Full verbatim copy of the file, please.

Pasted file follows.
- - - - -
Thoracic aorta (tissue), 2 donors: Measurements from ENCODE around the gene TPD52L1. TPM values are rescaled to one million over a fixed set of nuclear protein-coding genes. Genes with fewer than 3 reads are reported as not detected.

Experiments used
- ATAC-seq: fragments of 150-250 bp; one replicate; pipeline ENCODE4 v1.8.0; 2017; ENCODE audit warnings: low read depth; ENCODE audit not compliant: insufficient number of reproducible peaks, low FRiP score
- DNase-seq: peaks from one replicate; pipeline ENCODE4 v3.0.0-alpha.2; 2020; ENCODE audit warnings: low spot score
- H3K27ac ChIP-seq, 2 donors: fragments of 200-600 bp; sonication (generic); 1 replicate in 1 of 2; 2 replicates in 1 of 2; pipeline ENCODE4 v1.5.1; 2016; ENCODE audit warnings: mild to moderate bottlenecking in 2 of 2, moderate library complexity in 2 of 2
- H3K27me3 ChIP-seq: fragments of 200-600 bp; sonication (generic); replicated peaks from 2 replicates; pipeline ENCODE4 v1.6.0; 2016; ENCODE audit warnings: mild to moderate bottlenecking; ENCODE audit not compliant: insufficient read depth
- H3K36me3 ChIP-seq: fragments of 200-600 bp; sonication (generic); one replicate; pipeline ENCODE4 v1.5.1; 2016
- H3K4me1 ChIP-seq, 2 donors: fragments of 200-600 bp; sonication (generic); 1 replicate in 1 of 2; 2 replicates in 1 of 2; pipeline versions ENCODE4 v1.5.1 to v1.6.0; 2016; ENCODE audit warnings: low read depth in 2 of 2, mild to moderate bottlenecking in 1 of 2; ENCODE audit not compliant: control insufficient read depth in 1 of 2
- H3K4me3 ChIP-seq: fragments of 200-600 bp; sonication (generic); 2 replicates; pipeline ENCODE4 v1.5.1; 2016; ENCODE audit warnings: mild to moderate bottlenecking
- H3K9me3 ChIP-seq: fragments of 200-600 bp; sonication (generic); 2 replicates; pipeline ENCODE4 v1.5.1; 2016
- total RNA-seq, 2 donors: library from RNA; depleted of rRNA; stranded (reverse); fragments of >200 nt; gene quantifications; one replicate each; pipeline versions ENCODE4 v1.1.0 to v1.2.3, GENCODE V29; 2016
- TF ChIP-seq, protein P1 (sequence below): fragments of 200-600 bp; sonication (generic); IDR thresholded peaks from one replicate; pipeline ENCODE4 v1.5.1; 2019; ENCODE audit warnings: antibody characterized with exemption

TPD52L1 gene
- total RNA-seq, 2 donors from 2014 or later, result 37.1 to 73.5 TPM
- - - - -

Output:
Thoracic aorta (tissue), 2 donors: Measurements from ENCODE around the gene TPD52L1. TPM values are rescaled to one million over a fixed set of nuclear protein-coding genes. Genes with fewer than 3 reads are reported as not detected.

Experiments used
- ATAC-seq: fragments of 150-250 bp; one replicate; pipeline ENCODE4 v1.8.0; 2017; ENCODE audit warnings: low read depth; ENCODE audit not compliant: insufficient number of reproducible peaks, low FRiP score
- DNase-seq: peaks from one replicate; pipeline ENCODE4 v3.0.0-alpha.2; 2020; ENCODE audit warnings: low spot score
- H3K27ac ChIP-seq, 2 donors: fragments of 200-600 bp; sonication (generic); 1 replicate in 1 of 2; 2 replicates in 1 of 2; pipeline ENCODE4 v1.5.1; 2016; ENCODE audit warnings: mild to moderate bottlenecking in 2 of 2, moderate library complexity in 2 of 2
- H3K27me3 ChIP-seq: fragments of 200-600 bp; sonication (generic); replicated peaks from 2 replicates; pipeline ENCODE4 v1.6.0; 2016; ENCODE audit warnings: mild to moderate bottlenecking; ENCODE audit not compliant: insufficient read depth
- H3K36me3 ChIP-seq: fragments of 200-600 bp; sonication (generic); one replicate; pipeline ENCODE4 v1.5.1; 2016
- H3K4me1 ChIP-seq, 2 donors: fragments of 200-600 bp; sonication (generic); 1 replicate in 1 of 2; 2 replicates in 1 of 2; pipeline versions ENCODE4 v1.5.1 to v1.6.0; 2016; ENCODE audit warnings: low read depth in 2 of 2, mild to moderate bottlenecking in 1 of 2; ENCODE audit not compliant: control insufficient read depth in 1 of 2
- H3K4me3 ChIP-seq: fragments of 200-600 bp; sonication (generic); 2 replicates; pipeline ENCODE4 v1.5.1; 2016; ENCODE audit warnings: mild to moderate bottlenecking
- H3K9me3 ChIP-seq: fragments of 200-600 bp; sonication (generic); 2 replicates; pipeline ENCODE4 v1.5.1; 2016
- total RNA-seq, 2 donors: library from RNA; depleted of rRNA; stranded (reverse); fragments of >200 nt; gene quantifications; one replicate each; pipeline versions ENCODE4 v1.1.0 to v1.2.3, GENCODE V29; 2016
- TF ChIP-seq, protein P1 (sequence below): fragments of 200-600 bp; sonication (generic); IDR thresholded peaks from one replicate; pipeline ENCODE4 v1.5.1; 2019; ENCODE audit warnings: antibody characterized with exemption

TPD52L1 gene
- total RNA-seq, 2 donors from 2014 or later, result 37.1 to 73.5 TPM